Lecture 5 - Extracting Semantic Information from Content (Semantic Lifting)Title Semantic Lifting of Traditional Content ResourcesDescription The concept and role of semantic lifting will be explicated with respect to semantic reengineering of structured content and with respect to semantic enhancements of content. An overview of standards and technologies will be presented.Structure of Contents Introduction: What is semantic lifting? Semantic reengineering Semantic enhancement Major tasks/requirements and scenarios for semantic lifting Publishing content with semantic information with focus on web content: Introduction of standards like microformats and RDFa Extracting semantic metadata from published content Technologies for automatic semantic reengineering Technologies for information extraction and automated semantic enhancements of textual contentExercises 1. Metadata Variants 2. Annotated Web Content 3. Reengineering 4. NER Evaluation 5. Lifting WorkflowPrevious Knowledge and Requirements Knowledge of RDF/OWL as Knowledge Representation Framework General understanding of the Semantic Web General knowledge about information systems and CMSEducational Objectives Knowledge of semantic metadata standards on the Web Knowledge of the use of semantic information on the Web Overview knowledge of technologies for automatic semantic annotation of contentContents of examination What is semantic lifting? What technologies exist for semantic lifting? Metadata standards for publishing semantic information on the web: Microfor- mats/RDFa Use of semantic information on the WebOrganization, Media Lecture with slides; Stanbol Demos: Metaxa, NER, OpenCalais, …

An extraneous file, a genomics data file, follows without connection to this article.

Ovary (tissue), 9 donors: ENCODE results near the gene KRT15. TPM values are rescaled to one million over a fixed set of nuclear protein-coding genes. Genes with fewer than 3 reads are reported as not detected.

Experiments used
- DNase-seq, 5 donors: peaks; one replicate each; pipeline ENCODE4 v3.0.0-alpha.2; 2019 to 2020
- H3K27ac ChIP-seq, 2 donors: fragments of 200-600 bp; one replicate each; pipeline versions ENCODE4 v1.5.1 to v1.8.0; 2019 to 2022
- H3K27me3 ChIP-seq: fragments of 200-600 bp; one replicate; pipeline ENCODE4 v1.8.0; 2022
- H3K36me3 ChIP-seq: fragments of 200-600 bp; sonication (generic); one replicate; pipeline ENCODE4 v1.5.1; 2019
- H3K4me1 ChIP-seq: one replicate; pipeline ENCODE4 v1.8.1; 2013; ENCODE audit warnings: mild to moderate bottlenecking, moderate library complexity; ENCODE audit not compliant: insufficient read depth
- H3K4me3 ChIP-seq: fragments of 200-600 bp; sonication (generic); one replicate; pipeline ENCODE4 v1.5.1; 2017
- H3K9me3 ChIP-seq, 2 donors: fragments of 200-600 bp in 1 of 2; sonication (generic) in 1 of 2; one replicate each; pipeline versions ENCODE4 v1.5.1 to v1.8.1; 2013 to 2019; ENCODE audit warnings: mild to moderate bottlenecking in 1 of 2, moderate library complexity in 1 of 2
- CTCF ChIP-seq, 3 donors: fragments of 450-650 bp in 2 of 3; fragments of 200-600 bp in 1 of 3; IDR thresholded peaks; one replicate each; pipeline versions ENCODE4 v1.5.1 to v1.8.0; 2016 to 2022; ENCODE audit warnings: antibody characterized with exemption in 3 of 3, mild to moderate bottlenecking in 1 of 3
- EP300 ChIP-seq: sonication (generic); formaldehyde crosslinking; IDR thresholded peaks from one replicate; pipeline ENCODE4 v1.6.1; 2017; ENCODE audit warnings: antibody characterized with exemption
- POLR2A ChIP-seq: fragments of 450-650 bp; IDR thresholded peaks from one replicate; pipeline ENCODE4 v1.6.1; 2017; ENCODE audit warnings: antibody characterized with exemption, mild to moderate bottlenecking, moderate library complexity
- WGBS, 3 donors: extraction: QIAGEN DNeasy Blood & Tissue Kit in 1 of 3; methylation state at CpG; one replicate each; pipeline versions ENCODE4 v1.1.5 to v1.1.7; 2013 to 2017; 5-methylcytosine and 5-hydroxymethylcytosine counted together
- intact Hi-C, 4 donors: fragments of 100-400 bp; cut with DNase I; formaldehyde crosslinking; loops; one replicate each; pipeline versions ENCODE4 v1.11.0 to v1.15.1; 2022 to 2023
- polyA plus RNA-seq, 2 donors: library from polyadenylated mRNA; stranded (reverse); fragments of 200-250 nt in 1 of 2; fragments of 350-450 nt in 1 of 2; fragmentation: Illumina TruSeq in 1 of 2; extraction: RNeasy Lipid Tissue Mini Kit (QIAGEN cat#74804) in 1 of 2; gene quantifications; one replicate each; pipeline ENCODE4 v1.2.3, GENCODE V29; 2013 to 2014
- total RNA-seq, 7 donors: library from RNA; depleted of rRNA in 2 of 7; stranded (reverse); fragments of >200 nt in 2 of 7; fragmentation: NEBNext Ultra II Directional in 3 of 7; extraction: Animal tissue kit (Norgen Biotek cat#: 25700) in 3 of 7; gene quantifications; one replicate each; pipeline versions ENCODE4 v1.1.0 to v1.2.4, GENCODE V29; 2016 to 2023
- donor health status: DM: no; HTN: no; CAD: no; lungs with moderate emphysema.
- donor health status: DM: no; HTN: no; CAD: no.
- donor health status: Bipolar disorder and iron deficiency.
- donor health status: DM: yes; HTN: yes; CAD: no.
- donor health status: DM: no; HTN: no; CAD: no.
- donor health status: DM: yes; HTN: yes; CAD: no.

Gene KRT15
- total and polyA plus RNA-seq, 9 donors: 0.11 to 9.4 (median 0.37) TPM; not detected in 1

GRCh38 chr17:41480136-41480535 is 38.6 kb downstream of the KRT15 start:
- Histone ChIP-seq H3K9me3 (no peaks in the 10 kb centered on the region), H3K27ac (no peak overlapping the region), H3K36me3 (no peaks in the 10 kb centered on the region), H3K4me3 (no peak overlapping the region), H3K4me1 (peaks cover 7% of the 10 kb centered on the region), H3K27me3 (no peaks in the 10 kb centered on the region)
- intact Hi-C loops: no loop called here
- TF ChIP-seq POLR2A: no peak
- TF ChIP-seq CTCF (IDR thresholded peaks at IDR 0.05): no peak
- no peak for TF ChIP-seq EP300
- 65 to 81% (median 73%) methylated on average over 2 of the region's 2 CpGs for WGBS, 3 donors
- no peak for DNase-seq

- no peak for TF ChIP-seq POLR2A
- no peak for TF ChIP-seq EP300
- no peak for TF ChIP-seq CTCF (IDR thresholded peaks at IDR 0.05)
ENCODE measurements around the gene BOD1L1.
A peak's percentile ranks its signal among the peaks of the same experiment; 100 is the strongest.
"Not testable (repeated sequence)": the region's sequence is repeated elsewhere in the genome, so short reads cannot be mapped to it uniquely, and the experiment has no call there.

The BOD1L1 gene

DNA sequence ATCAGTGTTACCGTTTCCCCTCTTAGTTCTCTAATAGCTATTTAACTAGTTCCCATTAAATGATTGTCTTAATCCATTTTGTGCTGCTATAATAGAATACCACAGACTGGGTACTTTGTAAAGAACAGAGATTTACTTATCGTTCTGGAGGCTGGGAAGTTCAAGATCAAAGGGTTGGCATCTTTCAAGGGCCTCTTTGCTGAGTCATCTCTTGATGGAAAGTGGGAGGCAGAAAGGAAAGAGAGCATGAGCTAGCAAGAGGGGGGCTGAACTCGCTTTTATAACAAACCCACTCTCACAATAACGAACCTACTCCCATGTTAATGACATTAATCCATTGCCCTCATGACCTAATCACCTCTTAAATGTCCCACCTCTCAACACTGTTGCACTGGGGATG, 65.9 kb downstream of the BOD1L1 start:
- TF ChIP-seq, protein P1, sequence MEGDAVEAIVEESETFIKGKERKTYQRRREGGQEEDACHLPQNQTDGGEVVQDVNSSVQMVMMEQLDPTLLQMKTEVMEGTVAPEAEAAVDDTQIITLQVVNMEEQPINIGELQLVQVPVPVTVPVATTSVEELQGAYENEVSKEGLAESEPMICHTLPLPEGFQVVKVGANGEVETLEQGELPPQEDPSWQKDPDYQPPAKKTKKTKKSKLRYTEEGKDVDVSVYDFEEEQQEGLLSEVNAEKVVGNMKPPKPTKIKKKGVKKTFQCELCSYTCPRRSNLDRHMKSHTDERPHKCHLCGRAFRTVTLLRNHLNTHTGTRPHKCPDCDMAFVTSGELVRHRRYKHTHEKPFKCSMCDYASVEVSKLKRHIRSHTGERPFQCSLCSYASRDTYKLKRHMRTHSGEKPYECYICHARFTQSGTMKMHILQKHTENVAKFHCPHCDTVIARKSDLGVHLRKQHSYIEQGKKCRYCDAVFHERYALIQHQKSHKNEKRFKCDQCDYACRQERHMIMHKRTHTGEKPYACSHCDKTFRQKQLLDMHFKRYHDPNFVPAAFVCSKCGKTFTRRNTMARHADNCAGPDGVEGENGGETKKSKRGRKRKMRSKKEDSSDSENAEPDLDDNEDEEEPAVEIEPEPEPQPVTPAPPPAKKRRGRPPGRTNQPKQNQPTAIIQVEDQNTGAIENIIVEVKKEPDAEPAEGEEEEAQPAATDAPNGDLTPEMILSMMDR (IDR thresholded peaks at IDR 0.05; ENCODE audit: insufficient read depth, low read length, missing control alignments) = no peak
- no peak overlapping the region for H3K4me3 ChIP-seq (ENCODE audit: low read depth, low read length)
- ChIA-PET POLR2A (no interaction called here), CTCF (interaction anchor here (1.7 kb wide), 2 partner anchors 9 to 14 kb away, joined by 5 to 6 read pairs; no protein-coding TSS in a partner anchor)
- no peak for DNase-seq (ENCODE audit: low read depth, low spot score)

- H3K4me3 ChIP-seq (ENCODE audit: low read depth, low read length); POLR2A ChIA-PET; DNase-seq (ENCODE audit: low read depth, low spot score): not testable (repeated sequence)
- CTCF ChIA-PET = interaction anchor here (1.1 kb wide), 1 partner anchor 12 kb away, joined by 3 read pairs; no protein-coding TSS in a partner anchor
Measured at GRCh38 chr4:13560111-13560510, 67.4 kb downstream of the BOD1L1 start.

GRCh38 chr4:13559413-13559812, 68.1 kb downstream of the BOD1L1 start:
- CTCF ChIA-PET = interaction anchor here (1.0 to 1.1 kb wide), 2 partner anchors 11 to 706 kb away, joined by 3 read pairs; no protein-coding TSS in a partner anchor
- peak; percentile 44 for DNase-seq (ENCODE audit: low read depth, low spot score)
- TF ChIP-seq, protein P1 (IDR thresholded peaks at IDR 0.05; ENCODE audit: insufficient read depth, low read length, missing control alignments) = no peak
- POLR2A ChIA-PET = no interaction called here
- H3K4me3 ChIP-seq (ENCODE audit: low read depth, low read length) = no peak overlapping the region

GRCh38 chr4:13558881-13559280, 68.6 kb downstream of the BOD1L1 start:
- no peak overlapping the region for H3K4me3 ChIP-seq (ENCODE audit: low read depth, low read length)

Literature Microformats: http://microformats.org/ RDFa: http://www.w3.org/TR/xhtml-rdfa-primer/ Google Rich Snippets: http://googlewebmastercentral.blogspot.com/2009/05/introducing-rich-snippets.html Linked Data: http://linkeddata.org/guides-and-tutorials Linked Data: Heath and Bizer, Linked Data: Evolving the Web into a Global Data Space. Morgan & Claypool, 2011. (Online: http://linkeddatabook.com/book) Information Extraction: Moens, Information Extraction: Algorithms and Prospects in a Retrieval Context. Springer 2006 Text Mining: Feldman and Sanger, The Text Mining Handbook: Advanced Ap- proaches in Analyzing Unstructured Data, CUP, 2007Duration Number of lectures: 1 Number of exercises: 1